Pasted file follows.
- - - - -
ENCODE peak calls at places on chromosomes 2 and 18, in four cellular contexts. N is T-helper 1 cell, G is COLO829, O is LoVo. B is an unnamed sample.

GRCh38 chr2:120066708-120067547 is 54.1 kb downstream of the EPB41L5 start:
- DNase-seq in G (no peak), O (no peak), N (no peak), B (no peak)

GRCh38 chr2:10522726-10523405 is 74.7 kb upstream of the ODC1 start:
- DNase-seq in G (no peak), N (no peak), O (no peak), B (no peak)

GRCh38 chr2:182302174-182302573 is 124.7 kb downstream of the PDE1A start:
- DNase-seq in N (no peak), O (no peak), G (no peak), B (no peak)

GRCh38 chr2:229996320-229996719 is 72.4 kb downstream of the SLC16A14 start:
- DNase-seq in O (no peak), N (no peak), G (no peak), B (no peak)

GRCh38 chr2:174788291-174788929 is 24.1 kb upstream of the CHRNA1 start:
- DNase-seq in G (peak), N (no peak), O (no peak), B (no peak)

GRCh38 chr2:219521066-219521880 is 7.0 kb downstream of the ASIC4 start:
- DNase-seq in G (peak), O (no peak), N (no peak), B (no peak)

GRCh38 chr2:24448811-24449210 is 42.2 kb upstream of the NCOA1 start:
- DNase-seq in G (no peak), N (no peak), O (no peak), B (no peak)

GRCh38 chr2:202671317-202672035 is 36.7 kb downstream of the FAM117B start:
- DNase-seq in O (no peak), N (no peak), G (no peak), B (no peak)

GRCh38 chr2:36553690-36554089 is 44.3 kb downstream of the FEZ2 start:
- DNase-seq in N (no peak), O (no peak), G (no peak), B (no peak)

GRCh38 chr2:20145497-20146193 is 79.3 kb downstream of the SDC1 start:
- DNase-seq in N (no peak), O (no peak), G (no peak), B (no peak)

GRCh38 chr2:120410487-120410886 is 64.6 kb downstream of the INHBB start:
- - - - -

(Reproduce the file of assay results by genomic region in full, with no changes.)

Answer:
ENCODE peak calls at places on chromosomes 2 and 18, in four cellular contexts. N is T-helper 1 cell, G is COLO829, O is LoVo. B is an unnamed sample.

GRCh38 chr2:120066708-120067547 is 54.1 kb downstream of the EPB41L5 start:
- DNase-seq in G (no peak), O (no peak), N (no peak), B (no peak)

GRCh38 chr2:10522726-10523405 is 74.7 kb upstream of the ODC1 start:
- DNase-seq in G (no peak), N (no peak), O (no peak), B (no peak)

GRCh38 chr2:182302174-182302573 is 124.7 kb downstream of the PDE1A start:
- DNase-seq in N (no peak), O (no peak), G (no peak), B (no peak)

GRCh38 chr2:229996320-229996719 is 72.4 kb downstream of the SLC16A14 start:
- DNase-seq in O (no peak), N (no peak), G (no peak), B (no peak)

GRCh38 chr2:174788291-174788929 is 24.1 kb upstream of the CHRNA1 start:
- DNase-seq in G (peak), N (no peak), O (no peak), B (no peak)

GRCh38 chr2:219521066-219521880 is 7.0 kb downstream of the ASIC4 start:
- DNase-seq in G (peak), O (no peak), N (no peak), B (no peak)

GRCh38 chr2:24448811-24449210 is 42.2 kb upstream of the NCOA1 start:
- DNase-seq in G (no peak), N (no peak), O (no peak), B (no peak)

GRCh38 chr2:202671317-202672035 is 36.7 kb downstream of the FAM117B start:
- DNase-seq in O (no peak), N (no peak), G (no peak), B (no peak)

GRCh38 chr2:36553690-36554089 is 44.3 kb downstream of the FEZ2 start:
- DNase-seq in N (no peak), O (no peak), G (no peak), B (no peak)

GRCh38 chr2:20145497-20146193 is 79.3 kb downstream of the SDC1 start:
- DNase-seq in N (no peak), O (no peak), G (no peak), B (no peak)

GRCh38 chr2:120410487-120410886 is 64.6 kb downstream of the INHBB start: